My family and friends have been super supportive and non-judgmental throughout this whole ordeal and I owe them so much gratitude for that. They loved me until I was me again. The topic of postpartum depression is being discussed more and more without the stigma of weakness or mental illness. It’s more common than we think, and the best thing that can be offered is a listening ear while walking through the fog.

My kids won’t remember this rough time in their lives, but I will. I still struggle with the daily demands of a newborn and active toddler and being enough, but I look forward to the memories we will build as a family and the friendship they will form as brother and sister. I make time to spend with my son and daughter individually so I feel like they are getting just me for a while, something that I think helps both of our souls.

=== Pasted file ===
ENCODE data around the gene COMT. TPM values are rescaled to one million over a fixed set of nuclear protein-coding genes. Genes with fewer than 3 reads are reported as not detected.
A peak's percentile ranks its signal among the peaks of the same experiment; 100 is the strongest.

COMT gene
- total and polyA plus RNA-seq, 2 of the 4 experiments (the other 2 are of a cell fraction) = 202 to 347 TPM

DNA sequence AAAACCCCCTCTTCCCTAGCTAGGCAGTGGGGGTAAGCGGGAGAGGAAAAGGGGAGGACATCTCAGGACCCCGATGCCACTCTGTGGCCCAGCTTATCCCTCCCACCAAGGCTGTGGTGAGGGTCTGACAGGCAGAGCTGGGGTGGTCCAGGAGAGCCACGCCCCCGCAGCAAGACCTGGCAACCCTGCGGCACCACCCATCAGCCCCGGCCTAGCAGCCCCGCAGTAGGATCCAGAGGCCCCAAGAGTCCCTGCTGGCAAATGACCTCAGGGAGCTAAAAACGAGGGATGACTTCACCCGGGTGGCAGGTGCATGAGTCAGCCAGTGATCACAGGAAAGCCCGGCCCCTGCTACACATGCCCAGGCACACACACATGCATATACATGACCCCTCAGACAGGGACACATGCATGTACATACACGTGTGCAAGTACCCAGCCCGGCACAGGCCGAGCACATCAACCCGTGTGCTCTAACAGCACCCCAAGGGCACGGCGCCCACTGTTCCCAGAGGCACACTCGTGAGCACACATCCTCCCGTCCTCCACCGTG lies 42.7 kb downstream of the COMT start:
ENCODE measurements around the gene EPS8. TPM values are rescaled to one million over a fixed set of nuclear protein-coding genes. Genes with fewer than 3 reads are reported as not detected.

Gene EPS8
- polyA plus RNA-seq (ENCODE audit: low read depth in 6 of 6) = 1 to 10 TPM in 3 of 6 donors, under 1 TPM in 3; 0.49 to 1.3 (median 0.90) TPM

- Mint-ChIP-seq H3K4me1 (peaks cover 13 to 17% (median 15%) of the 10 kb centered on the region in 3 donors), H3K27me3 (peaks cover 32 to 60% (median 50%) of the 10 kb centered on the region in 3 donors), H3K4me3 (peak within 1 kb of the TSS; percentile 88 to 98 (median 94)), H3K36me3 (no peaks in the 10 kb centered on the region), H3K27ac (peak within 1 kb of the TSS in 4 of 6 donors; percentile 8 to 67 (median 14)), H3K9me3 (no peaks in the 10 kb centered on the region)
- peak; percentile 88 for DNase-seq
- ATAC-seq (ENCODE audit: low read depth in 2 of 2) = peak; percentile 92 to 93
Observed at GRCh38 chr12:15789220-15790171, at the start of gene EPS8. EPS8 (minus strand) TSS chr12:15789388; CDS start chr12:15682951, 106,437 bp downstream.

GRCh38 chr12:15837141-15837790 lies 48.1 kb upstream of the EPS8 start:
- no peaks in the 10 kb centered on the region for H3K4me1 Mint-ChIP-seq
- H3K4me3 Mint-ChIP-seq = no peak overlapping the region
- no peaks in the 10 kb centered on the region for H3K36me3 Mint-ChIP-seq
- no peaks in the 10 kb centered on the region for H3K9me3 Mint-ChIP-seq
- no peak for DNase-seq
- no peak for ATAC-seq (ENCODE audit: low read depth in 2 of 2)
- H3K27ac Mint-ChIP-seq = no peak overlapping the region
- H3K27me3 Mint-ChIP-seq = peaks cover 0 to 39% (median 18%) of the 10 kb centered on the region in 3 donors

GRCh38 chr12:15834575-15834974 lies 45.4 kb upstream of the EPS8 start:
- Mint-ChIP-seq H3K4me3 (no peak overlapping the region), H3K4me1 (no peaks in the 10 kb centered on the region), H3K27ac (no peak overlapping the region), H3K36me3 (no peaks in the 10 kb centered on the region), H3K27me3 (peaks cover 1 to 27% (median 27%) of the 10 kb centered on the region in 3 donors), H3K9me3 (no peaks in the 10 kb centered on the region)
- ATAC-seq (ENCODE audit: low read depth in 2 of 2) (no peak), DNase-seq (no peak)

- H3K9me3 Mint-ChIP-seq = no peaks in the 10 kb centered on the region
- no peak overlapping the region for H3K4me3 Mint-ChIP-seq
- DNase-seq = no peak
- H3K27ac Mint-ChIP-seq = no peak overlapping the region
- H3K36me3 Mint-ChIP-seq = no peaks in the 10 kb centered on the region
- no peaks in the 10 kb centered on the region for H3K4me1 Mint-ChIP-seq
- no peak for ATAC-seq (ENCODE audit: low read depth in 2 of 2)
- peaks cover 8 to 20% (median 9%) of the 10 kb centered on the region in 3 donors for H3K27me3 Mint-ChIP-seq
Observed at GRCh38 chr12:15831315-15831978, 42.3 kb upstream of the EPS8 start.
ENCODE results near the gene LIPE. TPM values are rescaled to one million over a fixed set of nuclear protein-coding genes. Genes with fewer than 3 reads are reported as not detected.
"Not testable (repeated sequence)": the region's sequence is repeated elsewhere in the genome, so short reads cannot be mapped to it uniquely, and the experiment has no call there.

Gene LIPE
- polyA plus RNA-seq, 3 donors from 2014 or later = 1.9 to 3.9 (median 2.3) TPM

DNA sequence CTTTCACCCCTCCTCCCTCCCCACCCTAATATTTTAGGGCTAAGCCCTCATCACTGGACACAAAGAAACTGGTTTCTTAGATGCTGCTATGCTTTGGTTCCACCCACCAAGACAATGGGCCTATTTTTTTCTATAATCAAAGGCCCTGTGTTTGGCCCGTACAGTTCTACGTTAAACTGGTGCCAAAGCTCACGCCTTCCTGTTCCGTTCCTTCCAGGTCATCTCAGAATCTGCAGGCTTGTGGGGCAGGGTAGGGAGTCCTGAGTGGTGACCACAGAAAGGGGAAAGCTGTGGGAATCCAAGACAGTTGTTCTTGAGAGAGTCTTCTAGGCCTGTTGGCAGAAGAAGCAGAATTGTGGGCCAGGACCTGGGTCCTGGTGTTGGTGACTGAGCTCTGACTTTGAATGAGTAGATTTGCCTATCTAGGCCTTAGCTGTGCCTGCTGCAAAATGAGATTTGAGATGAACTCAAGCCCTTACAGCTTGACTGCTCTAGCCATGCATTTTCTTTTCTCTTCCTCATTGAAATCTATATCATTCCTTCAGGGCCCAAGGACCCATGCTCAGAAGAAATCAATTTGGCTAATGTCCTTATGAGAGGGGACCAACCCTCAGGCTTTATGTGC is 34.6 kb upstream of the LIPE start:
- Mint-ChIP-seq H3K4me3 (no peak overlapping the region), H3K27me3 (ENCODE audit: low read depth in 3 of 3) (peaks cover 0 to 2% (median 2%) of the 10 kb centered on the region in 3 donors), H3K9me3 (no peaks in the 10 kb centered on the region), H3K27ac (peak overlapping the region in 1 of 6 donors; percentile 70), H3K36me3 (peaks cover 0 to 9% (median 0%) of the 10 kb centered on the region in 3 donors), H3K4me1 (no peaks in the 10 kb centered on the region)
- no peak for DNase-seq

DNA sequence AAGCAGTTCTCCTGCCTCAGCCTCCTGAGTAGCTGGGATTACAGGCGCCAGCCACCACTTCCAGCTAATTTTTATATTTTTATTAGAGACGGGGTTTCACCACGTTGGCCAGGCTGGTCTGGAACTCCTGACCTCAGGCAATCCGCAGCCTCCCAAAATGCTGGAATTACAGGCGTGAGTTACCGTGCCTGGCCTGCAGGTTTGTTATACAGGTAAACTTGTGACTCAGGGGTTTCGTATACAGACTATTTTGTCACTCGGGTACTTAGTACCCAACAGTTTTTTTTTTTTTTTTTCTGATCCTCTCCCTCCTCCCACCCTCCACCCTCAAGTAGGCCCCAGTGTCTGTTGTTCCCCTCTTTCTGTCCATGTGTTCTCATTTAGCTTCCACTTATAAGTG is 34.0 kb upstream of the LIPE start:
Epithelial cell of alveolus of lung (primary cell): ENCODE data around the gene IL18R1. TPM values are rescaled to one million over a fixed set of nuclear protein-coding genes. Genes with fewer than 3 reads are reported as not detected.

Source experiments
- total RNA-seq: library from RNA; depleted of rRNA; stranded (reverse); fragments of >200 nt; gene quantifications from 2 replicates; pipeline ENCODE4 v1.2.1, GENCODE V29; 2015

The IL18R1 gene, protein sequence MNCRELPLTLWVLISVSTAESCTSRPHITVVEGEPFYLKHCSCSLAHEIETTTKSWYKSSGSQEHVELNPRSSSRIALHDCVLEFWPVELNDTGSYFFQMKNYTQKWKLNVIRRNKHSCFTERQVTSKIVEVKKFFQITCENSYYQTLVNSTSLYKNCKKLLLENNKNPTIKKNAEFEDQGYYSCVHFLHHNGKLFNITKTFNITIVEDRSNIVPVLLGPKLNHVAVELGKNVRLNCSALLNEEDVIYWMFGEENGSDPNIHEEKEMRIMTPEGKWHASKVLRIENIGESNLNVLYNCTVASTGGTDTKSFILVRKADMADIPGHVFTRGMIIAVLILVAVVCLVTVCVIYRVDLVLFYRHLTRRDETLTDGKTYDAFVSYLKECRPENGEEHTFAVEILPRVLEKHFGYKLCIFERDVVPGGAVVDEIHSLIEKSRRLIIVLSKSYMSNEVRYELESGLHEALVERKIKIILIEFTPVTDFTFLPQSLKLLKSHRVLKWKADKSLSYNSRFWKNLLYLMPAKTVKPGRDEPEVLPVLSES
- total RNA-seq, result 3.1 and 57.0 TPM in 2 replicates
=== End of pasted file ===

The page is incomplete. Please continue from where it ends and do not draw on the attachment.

One day at a time.

photo credit: Rosie Parket Photography

pregnant with a toddler- the struggle is real

I know pregnancy makes you tired, especially in the last month, but I was not prepared for how tired I’d feel this time around. My daughter had issues with me as her nutrition host and was a tiny, pre-term 3 lb. baby who just made me sick all the way up to delivery. But I could take a nap on demand (when I wasn’t nauseous), and plan her arrival calmly.

This time is so different. While in hindsight I appreciate the fact that my daughter kept me just distracted enough to not have the luxury of feeling sick all day (the DayQuil commercials come to mind when the mom goes into her kids room and asks to take a sick day), as time has gone by and my belly gets bigger, it’s harder for me to keep up with her. I’m tired all day, not sleeping, and chasing a toddler with the energy of a hopping Energizer bunny.

I wasn’t prepared to be this exhausted 24/7 with a toddler running around and an unborn son who thankfully is on target and using my body and thriving. All this while trying to wrap my head around all the things that need to get done to get a house ready to accommodate two little ones with completely different needs.